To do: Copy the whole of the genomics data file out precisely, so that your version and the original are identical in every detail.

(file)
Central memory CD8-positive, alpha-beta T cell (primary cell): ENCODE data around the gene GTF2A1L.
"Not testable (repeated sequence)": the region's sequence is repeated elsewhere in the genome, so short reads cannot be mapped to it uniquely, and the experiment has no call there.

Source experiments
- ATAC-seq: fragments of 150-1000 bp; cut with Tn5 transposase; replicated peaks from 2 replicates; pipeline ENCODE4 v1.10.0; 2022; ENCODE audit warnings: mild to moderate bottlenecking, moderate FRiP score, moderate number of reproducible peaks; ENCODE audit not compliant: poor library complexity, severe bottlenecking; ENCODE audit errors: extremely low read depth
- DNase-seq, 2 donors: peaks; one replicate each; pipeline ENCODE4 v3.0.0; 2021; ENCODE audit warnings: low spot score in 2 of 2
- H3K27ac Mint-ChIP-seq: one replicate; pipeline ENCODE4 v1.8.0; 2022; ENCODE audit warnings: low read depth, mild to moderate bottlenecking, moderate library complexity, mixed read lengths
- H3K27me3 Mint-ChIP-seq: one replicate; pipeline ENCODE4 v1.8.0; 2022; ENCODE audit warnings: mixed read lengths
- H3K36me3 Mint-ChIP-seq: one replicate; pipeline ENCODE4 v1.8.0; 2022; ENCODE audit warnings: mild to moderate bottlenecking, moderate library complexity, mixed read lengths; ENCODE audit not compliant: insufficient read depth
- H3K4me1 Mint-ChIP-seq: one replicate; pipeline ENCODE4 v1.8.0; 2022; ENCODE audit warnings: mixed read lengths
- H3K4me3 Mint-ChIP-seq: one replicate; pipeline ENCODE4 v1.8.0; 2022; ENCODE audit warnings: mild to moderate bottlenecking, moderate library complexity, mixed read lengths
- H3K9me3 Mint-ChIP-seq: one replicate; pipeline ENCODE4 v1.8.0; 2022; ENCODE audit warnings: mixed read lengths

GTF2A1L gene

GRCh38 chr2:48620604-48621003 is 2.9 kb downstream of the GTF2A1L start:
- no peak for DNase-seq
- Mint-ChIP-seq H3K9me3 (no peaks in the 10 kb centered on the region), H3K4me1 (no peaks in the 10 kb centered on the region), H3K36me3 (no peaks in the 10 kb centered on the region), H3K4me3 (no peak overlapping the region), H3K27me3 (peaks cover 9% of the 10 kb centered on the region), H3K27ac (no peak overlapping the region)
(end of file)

Central memory CD8-positive, alpha-beta T cell (primary cell): ENCODE data around the gene GTF2A1L.
"Not testable (repeated sequence)": the region's sequence is repeated elsewhere in the genome, so short reads cannot be mapped to it uniquely, and the experiment has no call there.

Source experiments
- ATAC-seq: fragments of 150-1000 bp; cut with Tn5 transposase; replicated peaks from 2 replicates; pipeline ENCODE4 v1.10.0; 2022; ENCODE audit warnings: mild to moderate bottlenecking, moderate FRiP score, moderate number of reproducible peaks; ENCODE audit not compliant: poor library complexity, severe bottlenecking; ENCODE audit errors: extremely low read depth
- DNase-seq, 2 donors: peaks; one replicate each; pipeline ENCODE4 v3.0.0; 2021; ENCODE audit warnings: low spot score in 2 of 2
- H3K27ac Mint-ChIP-seq: one replicate; pipeline ENCODE4 v1.8.0; 2022; ENCODE audit warnings: low read depth, mild to moderate bottlenecking, moderate library complexity, mixed read lengths
- H3K27me3 Mint-ChIP-seq: one replicate; pipeline ENCODE4 v1.8.0; 2022; ENCODE audit warnings: mixed read lengths
- H3K36me3 Mint-ChIP-seq: one replicate; pipeline ENCODE4 v1.8.0; 2022; ENCODE audit warnings: mild to moderate bottlenecking, moderate library complexity, mixed read lengths; ENCODE audit not compliant: insufficient read depth
- H3K4me1 Mint-ChIP-seq: one replicate; pipeline ENCODE4 v1.8.0; 2022; ENCODE audit warnings: mixed read lengths
- H3K4me3 Mint-ChIP-seq: one replicate; pipeline ENCODE4 v1.8.0; 2022; ENCODE audit warnings: mild to moderate bottlenecking, moderate library complexity, mixed read lengths
- H3K9me3 Mint-ChIP-seq: one replicate; pipeline ENCODE4 v1.8.0; 2022; ENCODE audit warnings: mixed read lengths

GTF2A1L gene

GRCh38 chr2:48620604-48621003 is 2.9 kb downstream of the GTF2A1L start:
- no peak for DNase-seq
- Mint-ChIP-seq H3K9me3 (no peaks in the 10 kb centered on the region), H3K4me1 (no peaks in the 10 kb centered on the region), H3K36me3 (no peaks in the 10 kb centered on the region), H3K4me3 (no peak overlapping the region), H3K27me3 (peaks cover 9% of the 10 kb centered on the region), H3K27ac (no peak overlapping the region)